Made to mea­sure

Yamaha in­cludes its trusty YPAO cal­i­bra­tion sys­tem and mic, which takes mul­ti­ple mea­sure­ments of your speak­ers from dif­fer­ent po­si­tions to get the best set-up for

your room. Us­ing the supplied stand, the amp can also mea­sure speaker height and an­gle. It’s a thor­ough and ex­tremely ac­cu­rate sys­tem. It’s also one of the quick­est out there, even when it’s mea­sur­ing mul­ti­ple lis­ten­ing po­si­tions.

We’d al­ways rec­om­mend go­ing back into the set­tings to check all the mea­sure­ments but, in the Yamaha’s case, we’d also turn off YPAO Vol­ume and Adap­tive DRC, which can im­pact sound qual­ity.

Al­though the supplied re­mote isn’t much to shout about, Yamaha’s ac­com­pa­ny­ing con­trol apps are more suc­cess­ful. You can con­trol the amp's ba­sic func­tions through the Mu­s­ic­cast Con­troller app for IOS and An­droid, or to gain in-depth ac­cess to the set­tings you can down­load Yamaha’s AV Con­troller app.

It's a lit­tle marvel

It wouldn’t be a Yamaha sur­round am­pli­fier, of course, with­out a wealth of pro­cess­ing modes to choose from, and sure enough the RX A3060 doesn’t dis­ap­point. From sci-fi to sports, a church in Freiburg or the Roxy Theatre, you can tweak the Yamaha’s sound to match the type of con­tent, or it can trans­port you and your sofa to a com­pletely dif­fer­ent lo­ca­tion.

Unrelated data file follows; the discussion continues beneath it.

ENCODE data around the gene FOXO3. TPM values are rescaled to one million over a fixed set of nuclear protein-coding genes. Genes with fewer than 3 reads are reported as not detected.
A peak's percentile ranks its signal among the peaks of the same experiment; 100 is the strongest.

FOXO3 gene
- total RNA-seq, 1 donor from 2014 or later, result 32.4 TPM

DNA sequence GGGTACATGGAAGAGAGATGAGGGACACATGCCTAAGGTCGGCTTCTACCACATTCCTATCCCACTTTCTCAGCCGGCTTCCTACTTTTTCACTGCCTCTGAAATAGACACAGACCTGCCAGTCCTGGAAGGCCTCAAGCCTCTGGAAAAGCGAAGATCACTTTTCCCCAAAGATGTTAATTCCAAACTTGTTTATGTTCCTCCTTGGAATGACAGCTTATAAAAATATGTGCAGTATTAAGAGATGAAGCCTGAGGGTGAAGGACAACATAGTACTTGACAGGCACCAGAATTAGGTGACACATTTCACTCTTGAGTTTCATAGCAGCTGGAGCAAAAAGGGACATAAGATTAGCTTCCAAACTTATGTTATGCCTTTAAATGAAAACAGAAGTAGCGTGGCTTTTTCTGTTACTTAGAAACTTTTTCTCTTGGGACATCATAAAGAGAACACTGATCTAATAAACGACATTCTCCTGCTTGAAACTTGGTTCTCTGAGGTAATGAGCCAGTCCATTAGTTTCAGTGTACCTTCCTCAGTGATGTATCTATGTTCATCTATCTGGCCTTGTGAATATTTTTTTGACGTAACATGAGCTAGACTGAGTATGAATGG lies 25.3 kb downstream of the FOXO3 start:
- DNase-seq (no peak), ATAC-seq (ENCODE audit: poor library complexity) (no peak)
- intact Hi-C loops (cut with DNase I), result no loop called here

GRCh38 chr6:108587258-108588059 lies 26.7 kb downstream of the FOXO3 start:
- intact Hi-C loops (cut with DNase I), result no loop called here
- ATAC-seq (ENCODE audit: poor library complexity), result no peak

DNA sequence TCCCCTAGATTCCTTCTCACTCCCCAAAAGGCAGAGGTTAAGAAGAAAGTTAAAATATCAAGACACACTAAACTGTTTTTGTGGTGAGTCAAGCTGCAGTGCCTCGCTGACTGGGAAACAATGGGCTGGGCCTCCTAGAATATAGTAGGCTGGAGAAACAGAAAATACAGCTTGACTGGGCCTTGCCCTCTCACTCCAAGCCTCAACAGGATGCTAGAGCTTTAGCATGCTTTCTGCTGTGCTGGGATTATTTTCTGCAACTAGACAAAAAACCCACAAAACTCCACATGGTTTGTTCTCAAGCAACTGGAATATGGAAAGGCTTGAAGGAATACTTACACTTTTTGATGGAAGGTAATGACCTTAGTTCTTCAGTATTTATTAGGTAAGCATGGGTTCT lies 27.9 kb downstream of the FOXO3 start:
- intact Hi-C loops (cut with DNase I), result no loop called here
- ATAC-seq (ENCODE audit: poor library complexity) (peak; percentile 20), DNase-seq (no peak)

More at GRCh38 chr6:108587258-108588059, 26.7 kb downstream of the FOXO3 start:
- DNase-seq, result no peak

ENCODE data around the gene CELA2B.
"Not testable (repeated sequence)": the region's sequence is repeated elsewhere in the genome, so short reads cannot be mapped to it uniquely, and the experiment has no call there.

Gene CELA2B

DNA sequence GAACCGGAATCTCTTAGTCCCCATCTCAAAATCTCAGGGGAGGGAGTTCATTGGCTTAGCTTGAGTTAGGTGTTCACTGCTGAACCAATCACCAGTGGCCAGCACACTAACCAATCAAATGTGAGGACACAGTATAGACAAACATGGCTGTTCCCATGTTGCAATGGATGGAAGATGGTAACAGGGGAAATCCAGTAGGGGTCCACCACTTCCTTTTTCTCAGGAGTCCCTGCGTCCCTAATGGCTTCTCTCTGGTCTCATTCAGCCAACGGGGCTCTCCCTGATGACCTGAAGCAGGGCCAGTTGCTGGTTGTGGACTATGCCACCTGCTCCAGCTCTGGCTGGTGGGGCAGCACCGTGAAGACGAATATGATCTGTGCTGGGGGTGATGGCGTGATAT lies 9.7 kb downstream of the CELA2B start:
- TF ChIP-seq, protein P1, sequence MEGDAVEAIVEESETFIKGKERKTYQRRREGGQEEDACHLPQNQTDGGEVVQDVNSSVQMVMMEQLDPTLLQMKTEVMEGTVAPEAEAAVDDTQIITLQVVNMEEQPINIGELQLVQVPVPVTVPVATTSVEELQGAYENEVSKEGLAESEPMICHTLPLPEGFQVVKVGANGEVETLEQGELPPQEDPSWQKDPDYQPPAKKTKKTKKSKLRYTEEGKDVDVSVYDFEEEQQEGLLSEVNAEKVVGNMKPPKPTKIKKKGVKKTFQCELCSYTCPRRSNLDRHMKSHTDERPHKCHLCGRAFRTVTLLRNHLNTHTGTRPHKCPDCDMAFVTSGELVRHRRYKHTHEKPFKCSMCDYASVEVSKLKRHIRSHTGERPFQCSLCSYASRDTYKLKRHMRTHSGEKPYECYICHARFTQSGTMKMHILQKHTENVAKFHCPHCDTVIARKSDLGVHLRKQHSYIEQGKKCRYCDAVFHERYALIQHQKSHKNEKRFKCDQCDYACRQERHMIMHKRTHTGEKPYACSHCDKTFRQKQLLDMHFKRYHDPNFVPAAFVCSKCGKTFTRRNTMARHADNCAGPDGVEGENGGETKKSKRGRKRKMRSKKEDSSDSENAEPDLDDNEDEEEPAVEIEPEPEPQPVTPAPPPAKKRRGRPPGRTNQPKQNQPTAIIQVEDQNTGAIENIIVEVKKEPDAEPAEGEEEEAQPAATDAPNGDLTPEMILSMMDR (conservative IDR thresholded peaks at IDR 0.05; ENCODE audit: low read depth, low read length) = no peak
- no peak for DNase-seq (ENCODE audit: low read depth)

But to hear this amp at its best, you need to en­gage Pure Au­dio set­ting, which switches off all un­nec­es­sary cir­cuitry.

Find a par­tic­u­larly fast-paced sound­track such as The Wolverine and the dif­fer­ence be­tween it turned on and off is star­tling. The RX A3060 sounds clearer, more de­tailed and even more dy­namic.

The RX A3060 is a won­der­fully tal­ented amp, and even dur­ing the brief 20th Cen­tury Fox open­ing se­quence it manages to give you a small taste of its dy­namic prow­ess. The open­ing chap­ter of the film flashes back to Na­gasaki, mo­ments be­fore the atomic bomb is dropped. The scene is high on ten­sion and de­tail, and the Yamaha laps it all up.